The dollar strengthened against its European rivals on Thursday amid concerns about trouble for some of Portugal’s top banks.
Portuguese conglomerate Espírito Santo International this week delayed payments to some of the holders of its short-term debt securities.
The news renewed worries about the health of the European banking system and the region’s sluggish economy.
The dollar rose to $1.36 versus the euro, helped also by disappointing news from Italy and France, both of which reported notable drop in industrial output in May.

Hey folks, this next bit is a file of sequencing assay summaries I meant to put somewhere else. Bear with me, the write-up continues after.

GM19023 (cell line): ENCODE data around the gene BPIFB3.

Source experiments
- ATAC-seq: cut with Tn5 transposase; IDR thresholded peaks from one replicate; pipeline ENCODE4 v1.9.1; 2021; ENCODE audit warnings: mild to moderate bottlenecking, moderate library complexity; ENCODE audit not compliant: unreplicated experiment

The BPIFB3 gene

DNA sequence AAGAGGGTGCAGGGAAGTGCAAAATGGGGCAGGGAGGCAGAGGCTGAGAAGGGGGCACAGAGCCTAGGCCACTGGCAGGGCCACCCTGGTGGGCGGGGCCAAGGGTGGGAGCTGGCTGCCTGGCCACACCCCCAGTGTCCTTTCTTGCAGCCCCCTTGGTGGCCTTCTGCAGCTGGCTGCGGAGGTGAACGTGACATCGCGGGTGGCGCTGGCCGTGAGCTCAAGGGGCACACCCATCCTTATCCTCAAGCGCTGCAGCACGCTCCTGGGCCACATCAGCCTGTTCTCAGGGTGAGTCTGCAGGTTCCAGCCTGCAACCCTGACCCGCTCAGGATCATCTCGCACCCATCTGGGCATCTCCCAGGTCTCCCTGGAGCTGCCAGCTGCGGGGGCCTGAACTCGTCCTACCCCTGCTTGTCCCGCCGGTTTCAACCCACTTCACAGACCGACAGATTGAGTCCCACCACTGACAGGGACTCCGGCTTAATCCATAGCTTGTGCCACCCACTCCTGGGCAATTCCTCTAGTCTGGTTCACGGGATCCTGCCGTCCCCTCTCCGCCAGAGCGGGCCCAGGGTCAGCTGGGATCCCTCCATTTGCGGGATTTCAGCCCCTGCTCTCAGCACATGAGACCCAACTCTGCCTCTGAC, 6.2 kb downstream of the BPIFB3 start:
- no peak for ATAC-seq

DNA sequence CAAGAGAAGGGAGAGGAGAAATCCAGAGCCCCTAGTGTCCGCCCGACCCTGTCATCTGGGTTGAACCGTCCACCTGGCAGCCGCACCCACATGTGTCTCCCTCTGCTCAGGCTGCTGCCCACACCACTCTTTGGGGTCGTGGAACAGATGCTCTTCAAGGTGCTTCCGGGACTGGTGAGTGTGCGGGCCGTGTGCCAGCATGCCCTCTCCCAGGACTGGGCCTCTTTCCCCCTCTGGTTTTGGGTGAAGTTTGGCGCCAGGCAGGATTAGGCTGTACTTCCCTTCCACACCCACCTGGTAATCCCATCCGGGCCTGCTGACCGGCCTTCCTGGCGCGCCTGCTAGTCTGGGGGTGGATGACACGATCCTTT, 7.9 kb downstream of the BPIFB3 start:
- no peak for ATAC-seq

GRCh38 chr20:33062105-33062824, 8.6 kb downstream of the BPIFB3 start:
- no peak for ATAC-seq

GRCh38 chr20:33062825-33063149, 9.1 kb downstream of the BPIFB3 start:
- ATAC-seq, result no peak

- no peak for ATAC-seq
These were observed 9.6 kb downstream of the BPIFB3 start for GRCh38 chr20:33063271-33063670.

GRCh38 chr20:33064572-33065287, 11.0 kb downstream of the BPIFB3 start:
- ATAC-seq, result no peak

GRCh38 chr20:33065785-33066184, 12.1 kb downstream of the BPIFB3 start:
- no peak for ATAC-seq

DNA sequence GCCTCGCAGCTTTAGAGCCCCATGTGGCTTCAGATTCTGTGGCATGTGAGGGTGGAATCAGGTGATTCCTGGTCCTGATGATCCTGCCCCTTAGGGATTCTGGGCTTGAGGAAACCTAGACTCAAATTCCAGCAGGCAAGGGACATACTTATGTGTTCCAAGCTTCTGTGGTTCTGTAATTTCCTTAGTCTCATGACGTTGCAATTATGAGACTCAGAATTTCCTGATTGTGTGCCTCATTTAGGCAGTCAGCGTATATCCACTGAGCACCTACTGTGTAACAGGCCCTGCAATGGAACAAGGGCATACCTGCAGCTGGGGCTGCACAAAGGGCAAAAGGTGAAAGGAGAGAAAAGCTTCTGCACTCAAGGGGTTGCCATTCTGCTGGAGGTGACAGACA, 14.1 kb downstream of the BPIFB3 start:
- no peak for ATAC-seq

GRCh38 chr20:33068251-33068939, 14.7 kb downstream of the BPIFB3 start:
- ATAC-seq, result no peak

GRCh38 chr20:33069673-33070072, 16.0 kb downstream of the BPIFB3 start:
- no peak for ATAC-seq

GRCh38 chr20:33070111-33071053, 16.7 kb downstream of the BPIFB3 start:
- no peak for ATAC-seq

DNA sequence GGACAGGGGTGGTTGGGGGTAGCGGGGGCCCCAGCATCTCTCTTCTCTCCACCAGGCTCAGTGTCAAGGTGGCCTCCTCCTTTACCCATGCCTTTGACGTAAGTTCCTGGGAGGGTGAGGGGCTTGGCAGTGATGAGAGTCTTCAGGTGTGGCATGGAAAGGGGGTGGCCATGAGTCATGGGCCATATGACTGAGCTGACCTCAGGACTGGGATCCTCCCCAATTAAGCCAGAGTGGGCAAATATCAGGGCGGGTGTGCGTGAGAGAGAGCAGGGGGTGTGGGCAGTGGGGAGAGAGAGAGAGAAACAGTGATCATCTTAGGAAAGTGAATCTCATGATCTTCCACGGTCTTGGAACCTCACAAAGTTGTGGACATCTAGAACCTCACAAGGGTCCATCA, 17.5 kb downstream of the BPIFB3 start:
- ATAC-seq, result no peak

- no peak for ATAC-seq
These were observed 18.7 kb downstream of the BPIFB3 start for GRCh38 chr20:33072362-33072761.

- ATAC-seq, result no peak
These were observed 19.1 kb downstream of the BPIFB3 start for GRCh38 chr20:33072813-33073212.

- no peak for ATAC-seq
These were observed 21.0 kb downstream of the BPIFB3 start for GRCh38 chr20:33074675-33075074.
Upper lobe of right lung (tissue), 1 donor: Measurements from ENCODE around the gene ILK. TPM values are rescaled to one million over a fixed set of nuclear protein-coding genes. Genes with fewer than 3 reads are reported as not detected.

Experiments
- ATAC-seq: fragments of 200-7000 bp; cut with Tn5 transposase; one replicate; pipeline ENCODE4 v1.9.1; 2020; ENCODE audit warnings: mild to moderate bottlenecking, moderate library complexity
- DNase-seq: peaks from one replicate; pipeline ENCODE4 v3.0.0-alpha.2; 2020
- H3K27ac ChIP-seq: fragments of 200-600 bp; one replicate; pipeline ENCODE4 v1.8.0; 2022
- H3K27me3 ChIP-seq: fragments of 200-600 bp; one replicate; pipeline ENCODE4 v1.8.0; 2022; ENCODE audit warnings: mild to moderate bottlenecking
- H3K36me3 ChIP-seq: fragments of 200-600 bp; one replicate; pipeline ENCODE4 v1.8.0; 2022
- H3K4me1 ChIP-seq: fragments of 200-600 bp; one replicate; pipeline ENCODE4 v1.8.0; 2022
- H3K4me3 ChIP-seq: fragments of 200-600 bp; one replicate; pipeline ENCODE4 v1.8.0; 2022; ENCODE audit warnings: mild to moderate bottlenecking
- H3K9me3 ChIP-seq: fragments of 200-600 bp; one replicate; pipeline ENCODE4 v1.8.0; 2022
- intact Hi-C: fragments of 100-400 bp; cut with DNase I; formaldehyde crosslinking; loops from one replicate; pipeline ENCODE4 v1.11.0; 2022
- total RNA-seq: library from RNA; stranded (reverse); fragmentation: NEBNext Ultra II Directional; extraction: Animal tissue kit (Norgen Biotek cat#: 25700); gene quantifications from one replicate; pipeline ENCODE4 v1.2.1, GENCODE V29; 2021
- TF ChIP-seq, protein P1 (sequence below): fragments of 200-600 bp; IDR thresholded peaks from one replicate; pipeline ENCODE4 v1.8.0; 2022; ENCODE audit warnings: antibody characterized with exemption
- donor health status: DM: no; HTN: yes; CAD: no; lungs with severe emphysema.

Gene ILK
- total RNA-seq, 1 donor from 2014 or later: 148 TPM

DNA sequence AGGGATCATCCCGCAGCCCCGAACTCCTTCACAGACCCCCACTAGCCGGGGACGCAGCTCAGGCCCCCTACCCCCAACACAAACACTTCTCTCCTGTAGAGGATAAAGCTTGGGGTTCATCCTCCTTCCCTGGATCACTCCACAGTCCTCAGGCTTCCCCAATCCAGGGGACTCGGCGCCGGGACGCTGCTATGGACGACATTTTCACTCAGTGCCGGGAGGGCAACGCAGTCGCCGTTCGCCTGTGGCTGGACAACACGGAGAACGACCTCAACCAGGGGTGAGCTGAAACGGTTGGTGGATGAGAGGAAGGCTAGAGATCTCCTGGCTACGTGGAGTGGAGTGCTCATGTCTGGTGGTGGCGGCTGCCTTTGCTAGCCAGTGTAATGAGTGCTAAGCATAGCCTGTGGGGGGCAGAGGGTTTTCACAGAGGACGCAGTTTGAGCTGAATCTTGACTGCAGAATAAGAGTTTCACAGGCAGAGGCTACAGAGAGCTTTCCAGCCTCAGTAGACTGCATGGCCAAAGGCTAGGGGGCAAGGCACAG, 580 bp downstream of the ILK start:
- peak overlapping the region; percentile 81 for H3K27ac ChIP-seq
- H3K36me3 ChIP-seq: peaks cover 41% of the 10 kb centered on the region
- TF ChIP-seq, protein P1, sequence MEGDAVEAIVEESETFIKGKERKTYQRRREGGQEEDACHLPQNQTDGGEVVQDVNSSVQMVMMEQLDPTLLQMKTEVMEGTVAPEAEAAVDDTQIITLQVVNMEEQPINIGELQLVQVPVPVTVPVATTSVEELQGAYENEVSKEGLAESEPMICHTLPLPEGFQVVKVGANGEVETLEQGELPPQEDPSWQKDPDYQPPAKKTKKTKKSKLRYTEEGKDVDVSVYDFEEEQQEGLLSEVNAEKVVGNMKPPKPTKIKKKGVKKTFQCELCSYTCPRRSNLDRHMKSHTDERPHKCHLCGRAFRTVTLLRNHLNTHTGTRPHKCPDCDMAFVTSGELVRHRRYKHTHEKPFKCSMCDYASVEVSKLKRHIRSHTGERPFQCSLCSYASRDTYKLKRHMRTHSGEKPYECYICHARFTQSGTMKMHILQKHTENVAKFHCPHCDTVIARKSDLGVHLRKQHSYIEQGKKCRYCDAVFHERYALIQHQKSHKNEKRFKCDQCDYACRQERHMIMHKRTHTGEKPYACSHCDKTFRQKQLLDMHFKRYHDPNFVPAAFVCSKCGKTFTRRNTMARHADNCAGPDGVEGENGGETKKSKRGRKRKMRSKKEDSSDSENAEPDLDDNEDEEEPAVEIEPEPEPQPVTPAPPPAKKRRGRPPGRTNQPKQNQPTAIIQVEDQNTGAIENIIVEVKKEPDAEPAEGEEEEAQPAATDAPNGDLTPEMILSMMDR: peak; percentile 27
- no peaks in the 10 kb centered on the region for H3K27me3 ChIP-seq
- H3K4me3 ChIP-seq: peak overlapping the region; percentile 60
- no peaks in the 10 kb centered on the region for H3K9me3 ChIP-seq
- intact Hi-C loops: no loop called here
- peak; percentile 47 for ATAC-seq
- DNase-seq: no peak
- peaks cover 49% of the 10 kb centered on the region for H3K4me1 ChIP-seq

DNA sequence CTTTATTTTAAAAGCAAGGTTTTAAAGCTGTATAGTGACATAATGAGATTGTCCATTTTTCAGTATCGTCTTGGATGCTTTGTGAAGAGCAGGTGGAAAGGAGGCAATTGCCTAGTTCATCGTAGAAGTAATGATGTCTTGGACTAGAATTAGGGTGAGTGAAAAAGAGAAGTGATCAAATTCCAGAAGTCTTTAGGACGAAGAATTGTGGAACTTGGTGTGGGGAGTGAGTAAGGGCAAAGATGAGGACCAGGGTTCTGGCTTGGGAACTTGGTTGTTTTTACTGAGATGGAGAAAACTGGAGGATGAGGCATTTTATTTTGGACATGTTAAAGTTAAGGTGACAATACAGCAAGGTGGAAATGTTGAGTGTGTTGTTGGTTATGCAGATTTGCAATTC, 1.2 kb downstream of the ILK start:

Meanwhile, the Bank of England has kept its interest rate at a historic low the size of quantitative easing at GBP 375 billion as expected by economists.
The dollar improved to $1.7120 versus the sterling, up slightly from a recent 5-year low near $1.72.
Japan’s safe haven yen found buyers today, dropping the dollar a bit to Y101.50.
In economic news from the U.S., the Labor Department released a report on Thursday showing an unexpected drop in first-time claims for unemployment benefits in the week ended July 5th.
The report said initial jobless claims fell to 304,000, a decrease of 11,000 from the previous week’s unrevised level of 315,000.
Yesterday, the Federal Reserve said it plans to completely unwind its asset purchase plan in October as long the U.S. economy continues to pick up.